4. Equinox Fitness Clubs Opens Second Texas Location In Preston Hollow
5. Odessa Texas Cosmetic Dentist Sponsoring Marine Toys for Tots Program to Give Children in Need Free Toys for the Holidays
6. Drummond Group Awarded DOE Funds for Texas Wind Integration Project
7. Healthcare Trust of America, Inc. Executes Agreement to Acquire a 92,500 Square Foot Medical Office Portfolio Located in Texas and Indiana
8. The Ensign Group Acquires Three Texas Skilled Nursing Facilities
9. Texas Health Harris Methodist Hospital Southlake Joins With U.S. Marine Corps Reserves Toys for Tots to Spread Holiday Cheer
10. Independent Ombudsman for Texas Youth Commission Resigns
11. 18th Annual Texas Autism Conference Returns To Corpus Christi, Makes Nearly $300,000 Economic Impact
Post Your Comments:
*Name:
*Comment:
*Email:
(Date:2/5/2016)... (PRWEB) , ... February 05, 2016 , ... ... organization devoted exclusively to funding innovative lymphoma research and serving the lymphoma community ... is poised to once again host, Swirl, A Wine Tasting Event at the ...
(Date:2/5/2016)... ... February 05, 2016 , ... In ... across the country gathered at the La Valencia Hotel in San Diego, California ... Chicago was named the year’s most outstanding franchise, walking away with the coveted ...
(Date:2/5/2016)... York, New York (PRWEB) , ... February 05, 2016 , ... ... gym use and find themselves having to wait longer to access the treadmills. It’s ... their New Year’s resolutions to lose weight and get in shape by joining gyms, ...
(Date:2/5/2016)... ... 2016 , ... Boar’s Head Brand®, one of the nation’s leading providers of ... Take the stress out of your party preparation – follow these easy, yet delicious ... of the game. , “The key to hosting a successful game-day party is creating ...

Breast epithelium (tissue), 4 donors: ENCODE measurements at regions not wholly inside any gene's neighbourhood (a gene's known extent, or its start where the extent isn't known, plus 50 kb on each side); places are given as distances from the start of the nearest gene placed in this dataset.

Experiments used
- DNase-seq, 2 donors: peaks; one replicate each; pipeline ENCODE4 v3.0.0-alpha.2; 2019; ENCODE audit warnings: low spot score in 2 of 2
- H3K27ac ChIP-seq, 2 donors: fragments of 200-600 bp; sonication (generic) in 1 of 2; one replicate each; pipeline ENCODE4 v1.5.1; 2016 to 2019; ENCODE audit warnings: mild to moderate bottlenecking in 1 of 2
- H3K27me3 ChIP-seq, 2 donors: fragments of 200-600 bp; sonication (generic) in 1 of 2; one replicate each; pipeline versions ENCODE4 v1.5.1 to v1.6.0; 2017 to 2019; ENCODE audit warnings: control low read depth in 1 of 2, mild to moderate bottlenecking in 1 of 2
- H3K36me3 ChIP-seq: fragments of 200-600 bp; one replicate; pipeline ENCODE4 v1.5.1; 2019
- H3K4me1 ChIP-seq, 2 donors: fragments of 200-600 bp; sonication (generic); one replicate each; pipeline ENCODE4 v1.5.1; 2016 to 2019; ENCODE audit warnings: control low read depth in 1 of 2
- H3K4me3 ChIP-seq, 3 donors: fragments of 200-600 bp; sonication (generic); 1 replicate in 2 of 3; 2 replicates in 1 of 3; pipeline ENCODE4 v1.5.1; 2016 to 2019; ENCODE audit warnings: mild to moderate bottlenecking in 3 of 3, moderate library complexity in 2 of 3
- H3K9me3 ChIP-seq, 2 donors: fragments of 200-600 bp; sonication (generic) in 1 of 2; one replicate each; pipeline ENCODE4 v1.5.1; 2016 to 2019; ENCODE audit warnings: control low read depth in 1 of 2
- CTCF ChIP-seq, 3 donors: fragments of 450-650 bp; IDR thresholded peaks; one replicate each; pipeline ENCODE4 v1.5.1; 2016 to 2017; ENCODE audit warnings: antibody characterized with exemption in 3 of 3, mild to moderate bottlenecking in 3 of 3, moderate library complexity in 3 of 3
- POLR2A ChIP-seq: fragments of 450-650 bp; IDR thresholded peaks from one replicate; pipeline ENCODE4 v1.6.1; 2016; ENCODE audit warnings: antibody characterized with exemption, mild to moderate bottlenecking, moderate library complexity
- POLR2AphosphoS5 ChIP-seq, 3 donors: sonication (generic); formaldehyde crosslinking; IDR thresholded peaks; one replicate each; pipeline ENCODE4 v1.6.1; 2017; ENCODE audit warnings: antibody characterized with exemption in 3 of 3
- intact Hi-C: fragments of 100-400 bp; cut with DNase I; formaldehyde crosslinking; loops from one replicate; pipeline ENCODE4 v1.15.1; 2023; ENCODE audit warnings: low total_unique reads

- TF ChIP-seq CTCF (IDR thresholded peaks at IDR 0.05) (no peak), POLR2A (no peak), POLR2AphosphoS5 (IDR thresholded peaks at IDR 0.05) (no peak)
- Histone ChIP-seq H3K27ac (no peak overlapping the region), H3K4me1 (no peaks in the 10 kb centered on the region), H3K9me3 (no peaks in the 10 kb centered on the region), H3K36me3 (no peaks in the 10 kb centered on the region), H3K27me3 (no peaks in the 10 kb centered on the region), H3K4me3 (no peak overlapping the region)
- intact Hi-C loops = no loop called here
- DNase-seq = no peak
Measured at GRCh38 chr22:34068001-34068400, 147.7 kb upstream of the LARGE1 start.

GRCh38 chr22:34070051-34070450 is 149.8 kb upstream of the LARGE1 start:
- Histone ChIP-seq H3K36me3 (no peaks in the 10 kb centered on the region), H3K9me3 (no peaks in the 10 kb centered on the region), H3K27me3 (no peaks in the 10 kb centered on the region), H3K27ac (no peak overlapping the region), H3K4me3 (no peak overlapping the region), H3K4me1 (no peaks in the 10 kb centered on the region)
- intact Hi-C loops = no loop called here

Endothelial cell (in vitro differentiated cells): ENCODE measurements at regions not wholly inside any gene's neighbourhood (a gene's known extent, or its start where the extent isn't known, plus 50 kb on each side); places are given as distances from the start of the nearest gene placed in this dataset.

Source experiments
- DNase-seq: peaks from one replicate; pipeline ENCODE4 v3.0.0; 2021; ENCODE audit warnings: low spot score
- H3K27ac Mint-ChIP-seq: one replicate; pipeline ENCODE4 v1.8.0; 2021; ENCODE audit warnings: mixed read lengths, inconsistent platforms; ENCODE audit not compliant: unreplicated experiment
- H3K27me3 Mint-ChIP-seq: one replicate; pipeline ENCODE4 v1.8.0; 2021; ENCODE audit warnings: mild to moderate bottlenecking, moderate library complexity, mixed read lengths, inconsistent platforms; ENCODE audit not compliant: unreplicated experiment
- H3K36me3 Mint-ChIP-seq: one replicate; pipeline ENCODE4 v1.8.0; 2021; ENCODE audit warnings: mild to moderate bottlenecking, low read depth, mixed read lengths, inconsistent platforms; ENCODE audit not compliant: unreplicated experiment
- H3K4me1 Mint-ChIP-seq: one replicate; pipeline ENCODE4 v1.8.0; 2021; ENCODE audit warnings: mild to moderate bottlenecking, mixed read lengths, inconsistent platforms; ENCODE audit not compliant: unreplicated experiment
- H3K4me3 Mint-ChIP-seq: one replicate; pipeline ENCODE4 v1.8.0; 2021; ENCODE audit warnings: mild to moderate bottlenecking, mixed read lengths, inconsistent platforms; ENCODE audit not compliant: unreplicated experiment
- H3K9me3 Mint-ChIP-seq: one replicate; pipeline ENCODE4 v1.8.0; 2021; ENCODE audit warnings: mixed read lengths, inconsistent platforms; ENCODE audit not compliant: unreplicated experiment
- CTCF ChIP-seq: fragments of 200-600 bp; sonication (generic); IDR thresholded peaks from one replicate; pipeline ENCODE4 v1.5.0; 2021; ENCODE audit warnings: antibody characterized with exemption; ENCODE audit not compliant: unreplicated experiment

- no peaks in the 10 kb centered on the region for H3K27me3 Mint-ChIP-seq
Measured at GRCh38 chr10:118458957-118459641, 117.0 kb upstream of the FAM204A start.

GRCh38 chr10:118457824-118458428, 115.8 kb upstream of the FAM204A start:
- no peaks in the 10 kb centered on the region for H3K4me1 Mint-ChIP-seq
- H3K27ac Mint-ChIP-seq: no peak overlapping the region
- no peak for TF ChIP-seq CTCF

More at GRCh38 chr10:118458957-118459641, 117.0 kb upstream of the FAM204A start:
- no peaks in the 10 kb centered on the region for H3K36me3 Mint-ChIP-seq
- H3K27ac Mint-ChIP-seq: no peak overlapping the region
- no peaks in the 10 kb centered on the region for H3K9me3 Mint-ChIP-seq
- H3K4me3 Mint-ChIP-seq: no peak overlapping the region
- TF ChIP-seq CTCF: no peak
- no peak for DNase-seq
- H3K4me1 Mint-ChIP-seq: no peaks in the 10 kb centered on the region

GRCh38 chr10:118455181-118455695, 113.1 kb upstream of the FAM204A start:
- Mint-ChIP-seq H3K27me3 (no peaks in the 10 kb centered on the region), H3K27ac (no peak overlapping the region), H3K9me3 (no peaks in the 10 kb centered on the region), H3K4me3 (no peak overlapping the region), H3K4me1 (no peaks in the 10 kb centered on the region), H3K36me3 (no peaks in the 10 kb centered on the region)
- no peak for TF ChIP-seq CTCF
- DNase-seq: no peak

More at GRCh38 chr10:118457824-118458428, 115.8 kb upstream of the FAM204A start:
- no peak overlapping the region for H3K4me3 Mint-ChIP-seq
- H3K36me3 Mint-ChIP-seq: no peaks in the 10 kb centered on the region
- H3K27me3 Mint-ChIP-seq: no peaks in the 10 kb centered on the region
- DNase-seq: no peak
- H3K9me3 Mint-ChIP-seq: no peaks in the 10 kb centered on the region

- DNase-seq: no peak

(Date:2/5/2016)... ... February 05, 2016 , ... At its annual meeting held ... as Chairman of the National Board of Directors. Mr. McDermott succeeds former APDA Chairman, ... stated Leslie A. Chambers , APDA President and CEO. “Pat has tirelessly served ...
Breaking Medicine News(10 mins):
(Date:2/4/2016)... 2016 Wegener Polyangiitis - Pipeline Review, ... ,Wegener Polyangiitis - Pipeline Review, H2 2015, provides ... This report provides comprehensive information on the ... analysis at various stages, therapeutics assessment by drug ... (RoA) and molecule type, along with latest updates, ...
(Date:2/4/2016)... 4, 2016 Frontier Pharma: Chronic Obstructive ... Innovation Chronic Obstructive Pulmonary Disease ... inflammation of the airways and lungs. Persistent breathing ... the disease one of the leading causes of ... the world. COPD is linked to cumulative exposure ...
(Date:2/4/2016)... 2016 In response to the opioid abuse epidemic, ... for Medical Products and Tobacco, along with other FDA leaders, ... approach to opioid medications. The plan will focus on policies ... pain access to effective relief. --> ... Re-examine the risk-benefit paradigm for opioids and ensure that the ...
Breaking Medicine Technology: